It’s time to go out the door.
And Brian is throwing a shit fit.
He’s always very happy to go to school (this year) and I don’t know what the heck the problem is.
Until I hear the shower running upstairs.
I’m able to tackle him to get his snow pants on but then he slips out of my grasp and runs upstairs where he paces the hallway, flapping his hands, and making repetitive vocalizations.
See, we can’t leave the house if Colin is in the shower.
If Colin is in the shower when we are leaving the house then Brian will never know if the toilet seat is down, the lights are turned off, and whether the bathroom door remains closed.
His whole day will be a nightmare.
He will not let that go.
So, like any sane person would do, I knock on the door and ask Colin how much longer he’ll be.
He hasn’t actually got in the shower yet, the water was still warming up, so like such a great fiance, he turns off the shower and wraps himself in a towel and joins our fiasco in the hallway.
Brian immediately runs to the bathroom, puts down the seat, turns off the light, and closes the door.
He is smiling and skipping as he puts on the rest of his gear to face the Maine weather.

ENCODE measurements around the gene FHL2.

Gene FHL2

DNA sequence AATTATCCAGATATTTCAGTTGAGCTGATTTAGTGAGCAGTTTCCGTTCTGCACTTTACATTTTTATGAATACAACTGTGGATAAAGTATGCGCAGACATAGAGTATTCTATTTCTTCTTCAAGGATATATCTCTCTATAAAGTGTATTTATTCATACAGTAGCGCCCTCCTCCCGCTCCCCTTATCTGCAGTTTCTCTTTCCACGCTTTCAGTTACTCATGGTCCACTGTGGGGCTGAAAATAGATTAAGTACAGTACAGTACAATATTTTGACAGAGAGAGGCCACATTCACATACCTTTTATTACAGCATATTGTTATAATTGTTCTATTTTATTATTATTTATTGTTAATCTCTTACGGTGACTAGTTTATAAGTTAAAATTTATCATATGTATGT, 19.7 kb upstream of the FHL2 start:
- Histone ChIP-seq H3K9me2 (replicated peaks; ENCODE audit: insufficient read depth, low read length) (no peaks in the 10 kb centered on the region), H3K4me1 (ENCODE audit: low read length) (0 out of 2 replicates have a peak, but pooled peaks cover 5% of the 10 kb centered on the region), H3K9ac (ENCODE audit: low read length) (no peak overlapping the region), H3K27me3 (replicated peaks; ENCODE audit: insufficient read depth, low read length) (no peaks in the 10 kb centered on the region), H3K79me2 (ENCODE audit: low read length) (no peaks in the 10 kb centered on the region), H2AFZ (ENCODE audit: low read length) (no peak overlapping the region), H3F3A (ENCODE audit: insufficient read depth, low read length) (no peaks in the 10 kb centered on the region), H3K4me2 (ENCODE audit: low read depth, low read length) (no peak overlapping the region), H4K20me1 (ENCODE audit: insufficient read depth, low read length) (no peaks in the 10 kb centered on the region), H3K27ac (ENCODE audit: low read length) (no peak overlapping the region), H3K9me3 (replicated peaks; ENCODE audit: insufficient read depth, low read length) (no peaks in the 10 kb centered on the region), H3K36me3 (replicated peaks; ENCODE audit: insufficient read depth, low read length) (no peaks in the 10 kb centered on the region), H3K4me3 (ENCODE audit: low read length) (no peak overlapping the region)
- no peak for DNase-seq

Colin hangs out in his towel until we leave.
No big deal, this is our family. This is a typical morning.
And I shake my head as I realize I am doing nothing to help this child learn how to deal with these anxieties in the real world.
However, I can not, for the life of me, send him to school knowing that he is going to be crying and upset all day because a routine wasn’t followed through. That’s what OCD does to him. He will not come out of that anxiety-mode until his routine is followed through.
So this will continue to be the norm for our family…at least until we get off this purgatory they call a wait-list for our new developmental pediatrician who is supposedly going to help us figure out how to navigate the roads of OCD.